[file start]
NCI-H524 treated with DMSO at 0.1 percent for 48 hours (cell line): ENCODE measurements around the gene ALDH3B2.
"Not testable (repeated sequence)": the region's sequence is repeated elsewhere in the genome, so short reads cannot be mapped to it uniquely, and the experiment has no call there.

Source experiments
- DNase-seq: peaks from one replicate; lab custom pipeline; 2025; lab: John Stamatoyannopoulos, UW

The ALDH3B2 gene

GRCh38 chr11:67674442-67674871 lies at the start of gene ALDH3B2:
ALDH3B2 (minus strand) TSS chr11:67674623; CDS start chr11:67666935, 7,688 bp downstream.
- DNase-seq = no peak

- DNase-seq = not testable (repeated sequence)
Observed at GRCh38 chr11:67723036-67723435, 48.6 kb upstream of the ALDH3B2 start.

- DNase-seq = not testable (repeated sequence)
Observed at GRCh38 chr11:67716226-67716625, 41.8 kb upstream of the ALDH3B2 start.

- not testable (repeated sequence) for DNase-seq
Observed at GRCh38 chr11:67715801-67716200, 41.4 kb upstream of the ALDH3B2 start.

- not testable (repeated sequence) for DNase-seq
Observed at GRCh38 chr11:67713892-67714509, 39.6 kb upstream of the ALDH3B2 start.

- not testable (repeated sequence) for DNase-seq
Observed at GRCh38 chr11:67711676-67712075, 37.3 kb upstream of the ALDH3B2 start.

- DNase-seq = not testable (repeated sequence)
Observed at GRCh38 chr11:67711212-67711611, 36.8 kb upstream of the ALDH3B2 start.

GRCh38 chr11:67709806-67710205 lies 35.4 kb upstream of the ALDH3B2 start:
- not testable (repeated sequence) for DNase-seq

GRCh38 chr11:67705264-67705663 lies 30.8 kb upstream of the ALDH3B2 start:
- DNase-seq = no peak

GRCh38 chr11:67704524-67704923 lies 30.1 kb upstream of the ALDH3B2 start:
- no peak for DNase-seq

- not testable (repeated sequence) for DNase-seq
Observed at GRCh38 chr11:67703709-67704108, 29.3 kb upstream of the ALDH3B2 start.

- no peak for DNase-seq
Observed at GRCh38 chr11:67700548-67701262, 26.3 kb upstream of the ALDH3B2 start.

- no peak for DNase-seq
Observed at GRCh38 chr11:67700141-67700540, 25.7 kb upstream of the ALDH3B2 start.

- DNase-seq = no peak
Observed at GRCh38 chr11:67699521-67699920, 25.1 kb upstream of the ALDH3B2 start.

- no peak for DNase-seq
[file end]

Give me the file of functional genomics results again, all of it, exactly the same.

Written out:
NCI-H524 treated with DMSO at 0.1 percent for 48 hours (cell line): ENCODE measurements around the gene ALDH3B2.
"Not testable (repeated sequence)": the region's sequence is repeated elsewhere in the genome, so short reads cannot be mapped to it uniquely, and the experiment has no call there.

Source experiments
- DNase-seq: peaks from one replicate; lab custom pipeline; 2025; lab: John Stamatoyannopoulos, UW

The ALDH3B2 gene

GRCh38 chr11:67674442-67674871 lies at the start of gene ALDH3B2:
ALDH3B2 (minus strand) TSS chr11:67674623; CDS start chr11:67666935, 7,688 bp downstream.
- DNase-seq = no peak

- DNase-seq = not testable (repeated sequence)
Observed at GRCh38 chr11:67723036-67723435, 48.6 kb upstream of the ALDH3B2 start.

- DNase-seq = not testable (repeated sequence)
Observed at GRCh38 chr11:67716226-67716625, 41.8 kb upstream of the ALDH3B2 start.

- not testable (repeated sequence) for DNase-seq
Observed at GRCh38 chr11:67715801-67716200, 41.4 kb upstream of the ALDH3B2 start.

- not testable (repeated sequence) for DNase-seq
Observed at GRCh38 chr11:67713892-67714509, 39.6 kb upstream of the ALDH3B2 start.

- not testable (repeated sequence) for DNase-seq
Observed at GRCh38 chr11:67711676-67712075, 37.3 kb upstream of the ALDH3B2 start.

- DNase-seq = not testable (repeated sequence)
Observed at GRCh38 chr11:67711212-67711611, 36.8 kb upstream of the ALDH3B2 start.

GRCh38 chr11:67709806-67710205 lies 35.4 kb upstream of the ALDH3B2 start:
- not testable (repeated sequence) for DNase-seq

GRCh38 chr11:67705264-67705663 lies 30.8 kb upstream of the ALDH3B2 start:
- DNase-seq = no peak

GRCh38 chr11:67704524-67704923 lies 30.1 kb upstream of the ALDH3B2 start:
- no peak for DNase-seq

- not testable (repeated sequence) for DNase-seq
Observed at GRCh38 chr11:67703709-67704108, 29.3 kb upstream of the ALDH3B2 start.

- no peak for DNase-seq
Observed at GRCh38 chr11:67700548-67701262, 26.3 kb upstream of the ALDH3B2 start.

- no peak for DNase-seq
Observed at GRCh38 chr11:67700141-67700540, 25.7 kb upstream of the ALDH3B2 start.

- DNase-seq = no peak
Observed at GRCh38 chr11:67699521-67699920, 25.1 kb upstream of the ALDH3B2 start.

- no peak for DNase-seq